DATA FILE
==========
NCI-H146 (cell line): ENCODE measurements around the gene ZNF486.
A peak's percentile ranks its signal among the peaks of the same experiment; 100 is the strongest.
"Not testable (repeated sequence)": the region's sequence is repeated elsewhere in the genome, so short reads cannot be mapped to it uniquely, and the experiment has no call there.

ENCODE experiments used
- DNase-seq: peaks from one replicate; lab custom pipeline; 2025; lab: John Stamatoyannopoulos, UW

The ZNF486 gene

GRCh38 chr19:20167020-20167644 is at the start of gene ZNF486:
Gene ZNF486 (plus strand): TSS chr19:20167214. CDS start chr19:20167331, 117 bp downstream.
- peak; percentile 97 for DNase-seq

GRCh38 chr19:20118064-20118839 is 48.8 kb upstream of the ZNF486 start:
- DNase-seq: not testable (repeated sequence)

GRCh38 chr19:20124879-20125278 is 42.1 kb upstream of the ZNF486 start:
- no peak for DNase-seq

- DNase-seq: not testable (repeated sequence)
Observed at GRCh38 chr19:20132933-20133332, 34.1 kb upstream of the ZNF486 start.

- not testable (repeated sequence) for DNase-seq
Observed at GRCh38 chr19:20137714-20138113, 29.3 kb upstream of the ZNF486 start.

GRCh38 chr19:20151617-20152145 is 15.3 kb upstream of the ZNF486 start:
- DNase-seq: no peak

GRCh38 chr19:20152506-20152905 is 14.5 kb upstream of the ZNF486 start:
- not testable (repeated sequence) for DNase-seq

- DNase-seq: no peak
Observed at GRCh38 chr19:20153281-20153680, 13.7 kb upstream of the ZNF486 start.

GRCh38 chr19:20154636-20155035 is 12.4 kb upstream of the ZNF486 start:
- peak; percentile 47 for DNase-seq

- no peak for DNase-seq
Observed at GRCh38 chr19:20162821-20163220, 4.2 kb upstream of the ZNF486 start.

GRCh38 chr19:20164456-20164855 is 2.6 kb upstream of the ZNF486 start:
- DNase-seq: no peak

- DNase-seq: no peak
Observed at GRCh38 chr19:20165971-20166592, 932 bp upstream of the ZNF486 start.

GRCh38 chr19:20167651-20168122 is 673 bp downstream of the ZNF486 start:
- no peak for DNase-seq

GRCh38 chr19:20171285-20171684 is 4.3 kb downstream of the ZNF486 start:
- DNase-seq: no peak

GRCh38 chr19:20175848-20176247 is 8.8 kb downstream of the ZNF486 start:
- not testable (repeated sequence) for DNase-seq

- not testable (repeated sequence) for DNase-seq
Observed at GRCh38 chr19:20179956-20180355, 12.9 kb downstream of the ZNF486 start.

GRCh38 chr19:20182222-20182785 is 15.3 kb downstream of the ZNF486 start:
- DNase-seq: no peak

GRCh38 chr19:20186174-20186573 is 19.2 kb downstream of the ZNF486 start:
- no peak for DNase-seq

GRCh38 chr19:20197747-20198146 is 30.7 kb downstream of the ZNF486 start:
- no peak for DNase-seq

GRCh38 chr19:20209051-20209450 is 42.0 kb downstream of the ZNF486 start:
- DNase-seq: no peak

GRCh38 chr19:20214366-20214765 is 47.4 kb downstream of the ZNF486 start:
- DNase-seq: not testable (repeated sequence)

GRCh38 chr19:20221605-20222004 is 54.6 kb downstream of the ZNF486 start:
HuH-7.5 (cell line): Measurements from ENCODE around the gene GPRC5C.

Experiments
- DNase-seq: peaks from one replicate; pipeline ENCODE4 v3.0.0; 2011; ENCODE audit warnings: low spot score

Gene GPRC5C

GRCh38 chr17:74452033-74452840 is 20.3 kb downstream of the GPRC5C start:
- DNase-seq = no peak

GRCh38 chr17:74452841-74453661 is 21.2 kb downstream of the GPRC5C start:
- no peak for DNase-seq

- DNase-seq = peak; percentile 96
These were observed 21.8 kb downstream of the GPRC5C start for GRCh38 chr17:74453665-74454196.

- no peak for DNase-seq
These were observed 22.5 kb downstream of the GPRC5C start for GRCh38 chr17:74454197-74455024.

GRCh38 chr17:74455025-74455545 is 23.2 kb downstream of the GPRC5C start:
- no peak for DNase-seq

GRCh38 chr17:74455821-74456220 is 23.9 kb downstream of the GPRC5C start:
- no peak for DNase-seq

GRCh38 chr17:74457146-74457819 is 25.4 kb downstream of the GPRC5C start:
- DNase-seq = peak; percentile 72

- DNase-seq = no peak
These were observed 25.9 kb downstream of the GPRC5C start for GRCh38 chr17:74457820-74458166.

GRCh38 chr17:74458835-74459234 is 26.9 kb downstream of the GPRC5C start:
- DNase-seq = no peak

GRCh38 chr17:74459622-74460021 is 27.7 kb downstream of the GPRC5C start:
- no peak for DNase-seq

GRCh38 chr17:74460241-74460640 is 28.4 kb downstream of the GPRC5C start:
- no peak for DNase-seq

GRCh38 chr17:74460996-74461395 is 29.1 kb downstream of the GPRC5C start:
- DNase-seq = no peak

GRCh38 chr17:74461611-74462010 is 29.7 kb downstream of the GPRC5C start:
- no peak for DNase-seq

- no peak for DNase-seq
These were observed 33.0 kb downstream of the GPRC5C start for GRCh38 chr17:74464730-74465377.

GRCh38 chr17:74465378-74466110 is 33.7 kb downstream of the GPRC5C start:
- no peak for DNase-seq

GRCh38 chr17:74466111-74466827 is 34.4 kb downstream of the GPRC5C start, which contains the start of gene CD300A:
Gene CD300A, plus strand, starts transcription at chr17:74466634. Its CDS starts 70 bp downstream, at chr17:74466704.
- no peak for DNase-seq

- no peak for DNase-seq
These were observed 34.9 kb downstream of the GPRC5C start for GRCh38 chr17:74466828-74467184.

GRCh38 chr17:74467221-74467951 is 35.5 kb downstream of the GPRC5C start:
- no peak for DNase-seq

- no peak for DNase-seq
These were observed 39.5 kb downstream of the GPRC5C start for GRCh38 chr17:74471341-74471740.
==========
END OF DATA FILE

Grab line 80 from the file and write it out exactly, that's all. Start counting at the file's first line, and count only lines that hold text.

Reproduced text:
- no peak for DNase-seq